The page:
Instead, drain the pasta and retain the starchy water. Then, add the cheese to the cooked pasta and combine. Then, slowly add some starchy water to the pasta, being careful not to add it too fast, thus avoiding the gloppy mess. Add lots of coarsely ground pepper to the pasta and don’t forget to invite me over!
For an after dinner digestiv, we had limoncello and a lovely anise liquor from Sardinia called Mita. The owner of the restaurant joined us but has to leave early because he has a birthday party to attend. He says everyone was told to wear gold to the party and points to a gold kerchief in his breast pocket. He says his chef made it out of a plastic bag.
MaterMatuta has moved to better location with outdoor seating. We haven’t been since the move, but if you go, ask for Daniel. He is gregarious and outgoing and will make your evening memorable.
Or just have potato chips for dinner
The complete other end of the spectrum would be our most recent night in Rome. We were only there for one night. We had spent several days in Naples and were flying out of Rome, so we went a day early so we could walk around and enjoy the city. By the end of the day, we were so tired that we didn’t want to go out for dinner. Our hotel had a nice courtyard with chairs and tables so we went to the little convenience store down the street. For our dinner we picked up a bottle of limoncello and a bag of paprika chips.
In the States, there’s been a flood of potato chip flavors recently. Everything from dill pickle to biscuits ‘n’ gravy. Yuck. Yet, for some reason you can’t find paprika potato chips in the US. But we love ‘em. And you can find them almost everywhere in Europe. So, in addition to our dinner of chips and limoncello, we grabbed several cans of Pringles (the bags tend to leave you with paprika potato dust when crammed into your luggage) to stuff in our backpacks for the trip home.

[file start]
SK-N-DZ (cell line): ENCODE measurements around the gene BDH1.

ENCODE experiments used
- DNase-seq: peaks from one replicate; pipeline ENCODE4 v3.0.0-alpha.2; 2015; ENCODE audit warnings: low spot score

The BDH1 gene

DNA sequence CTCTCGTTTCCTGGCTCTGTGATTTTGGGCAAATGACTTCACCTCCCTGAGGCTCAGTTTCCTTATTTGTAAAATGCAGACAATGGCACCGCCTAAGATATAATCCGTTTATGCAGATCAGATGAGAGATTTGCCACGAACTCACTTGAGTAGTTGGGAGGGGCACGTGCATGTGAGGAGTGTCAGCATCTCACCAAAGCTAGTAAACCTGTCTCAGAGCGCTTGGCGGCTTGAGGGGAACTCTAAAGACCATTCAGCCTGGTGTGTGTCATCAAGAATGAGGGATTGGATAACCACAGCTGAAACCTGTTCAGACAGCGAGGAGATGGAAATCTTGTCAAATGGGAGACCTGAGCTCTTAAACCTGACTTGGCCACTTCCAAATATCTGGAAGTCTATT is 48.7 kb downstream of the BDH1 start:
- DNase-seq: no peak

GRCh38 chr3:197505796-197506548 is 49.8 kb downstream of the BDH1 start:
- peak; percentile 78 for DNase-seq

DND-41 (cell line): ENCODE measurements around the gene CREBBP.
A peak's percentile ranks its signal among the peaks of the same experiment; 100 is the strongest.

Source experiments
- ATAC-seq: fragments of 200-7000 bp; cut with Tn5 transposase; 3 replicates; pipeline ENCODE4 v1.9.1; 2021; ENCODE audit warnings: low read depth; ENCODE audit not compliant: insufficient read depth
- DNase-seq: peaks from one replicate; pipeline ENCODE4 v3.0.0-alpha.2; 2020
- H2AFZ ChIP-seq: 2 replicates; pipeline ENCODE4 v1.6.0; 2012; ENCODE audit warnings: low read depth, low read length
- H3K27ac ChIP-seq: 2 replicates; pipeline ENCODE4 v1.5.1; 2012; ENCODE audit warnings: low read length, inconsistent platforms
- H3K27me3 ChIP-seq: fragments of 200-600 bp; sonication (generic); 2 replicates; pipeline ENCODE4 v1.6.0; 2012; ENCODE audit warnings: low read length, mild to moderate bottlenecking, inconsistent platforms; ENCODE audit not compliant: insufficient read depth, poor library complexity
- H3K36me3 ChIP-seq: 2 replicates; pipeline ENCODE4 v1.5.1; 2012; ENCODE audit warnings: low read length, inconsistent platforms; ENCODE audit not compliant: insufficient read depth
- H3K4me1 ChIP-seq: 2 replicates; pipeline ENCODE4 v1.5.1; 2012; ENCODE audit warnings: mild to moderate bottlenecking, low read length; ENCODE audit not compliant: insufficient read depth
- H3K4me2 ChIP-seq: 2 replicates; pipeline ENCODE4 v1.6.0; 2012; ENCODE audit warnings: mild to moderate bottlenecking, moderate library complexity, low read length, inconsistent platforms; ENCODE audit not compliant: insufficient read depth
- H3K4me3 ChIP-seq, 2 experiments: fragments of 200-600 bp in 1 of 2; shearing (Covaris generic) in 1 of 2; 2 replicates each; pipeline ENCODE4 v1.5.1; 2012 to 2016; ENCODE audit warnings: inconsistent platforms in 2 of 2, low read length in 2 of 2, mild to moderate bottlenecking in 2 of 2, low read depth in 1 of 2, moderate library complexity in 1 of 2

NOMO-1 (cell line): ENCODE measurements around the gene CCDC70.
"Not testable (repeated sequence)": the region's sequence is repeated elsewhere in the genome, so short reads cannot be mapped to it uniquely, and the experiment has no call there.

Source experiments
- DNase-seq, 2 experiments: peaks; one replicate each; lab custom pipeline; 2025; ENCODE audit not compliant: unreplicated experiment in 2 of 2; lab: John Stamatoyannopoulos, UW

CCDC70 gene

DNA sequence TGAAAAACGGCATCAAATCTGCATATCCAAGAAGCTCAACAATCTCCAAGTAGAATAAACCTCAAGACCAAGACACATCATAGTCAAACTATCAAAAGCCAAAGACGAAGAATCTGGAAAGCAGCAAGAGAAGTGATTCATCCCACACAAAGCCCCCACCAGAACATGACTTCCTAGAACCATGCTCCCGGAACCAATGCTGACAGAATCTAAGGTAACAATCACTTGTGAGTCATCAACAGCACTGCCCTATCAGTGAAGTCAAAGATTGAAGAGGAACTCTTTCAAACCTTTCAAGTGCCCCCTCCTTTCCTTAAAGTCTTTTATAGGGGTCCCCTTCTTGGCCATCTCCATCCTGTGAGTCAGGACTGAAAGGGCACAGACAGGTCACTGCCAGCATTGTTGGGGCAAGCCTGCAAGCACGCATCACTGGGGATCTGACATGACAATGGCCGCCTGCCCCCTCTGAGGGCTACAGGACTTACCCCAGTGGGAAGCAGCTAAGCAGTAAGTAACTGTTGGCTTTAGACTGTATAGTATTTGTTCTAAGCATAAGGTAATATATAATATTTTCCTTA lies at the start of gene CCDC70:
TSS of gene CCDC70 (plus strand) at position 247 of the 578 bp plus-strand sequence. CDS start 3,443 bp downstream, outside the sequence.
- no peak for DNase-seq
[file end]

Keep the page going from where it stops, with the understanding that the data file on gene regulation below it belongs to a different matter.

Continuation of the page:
Flights to and from most major cities worldwide
Rome has an extensive public transportation system of buses, trams, and trains that reach every corner of the city. The Hop-On Hop-Off bus is more expensive but hits all the main tourist sites in one loop, which makes it a good option if you’re in Rome for a quick trip and want to see the highlights. A car is not recommended; Rome traffic is famously hair-raising.
Index of Things to Do in Rome
There are several sites including the Sistene Chapel, the Vatican Museum, and the Vatican Gardens. Get your tickets early and avoid long lines.
The Vatican has started offering tours of the catacombs below St. Peter’s Basilica, supposedly the tomb of the first pope, Peter.
Again, buy tickets online and early. Don’t fall for scammers on site saying they’ll get you in quickly.
These three churches are much less crowded than the Vatican and contain incredible works of art.
15th century church containing works by Rafael (he designed the Chigi Chapel which contains his mosaics), Bernini (who was in charge of the 17th century reconstruction), and Caravaggio (two of his important painting hang in the church).
Santa Maria Maggiore
Bernini’s “Saint Cajetan hold the Holy Child” is on display in the church (Bernini’s tomb is here as well). There are also fantastic frescoes by Passignano, Domenico Fontana, and Guido Reni.
San Giovanni in Laterano
One of the most important churches in Rome. First consecrated in 324 AD, burned twice during the Avignon Papacy, and finally reconstructed in 1735. Six papal tombs are in this church. Highlight is the sculptures of the twelve apostles, each standing in their own niche.
Who says Rome is expensive? Everyone, because it is. But these three places are free!
The most famous fountain in Rome, if not Europe. Toss a coin to ensure a return trip to the Eternal city.
Former Roman temple is now a church. One of the best preserved ancient buildings in Rome.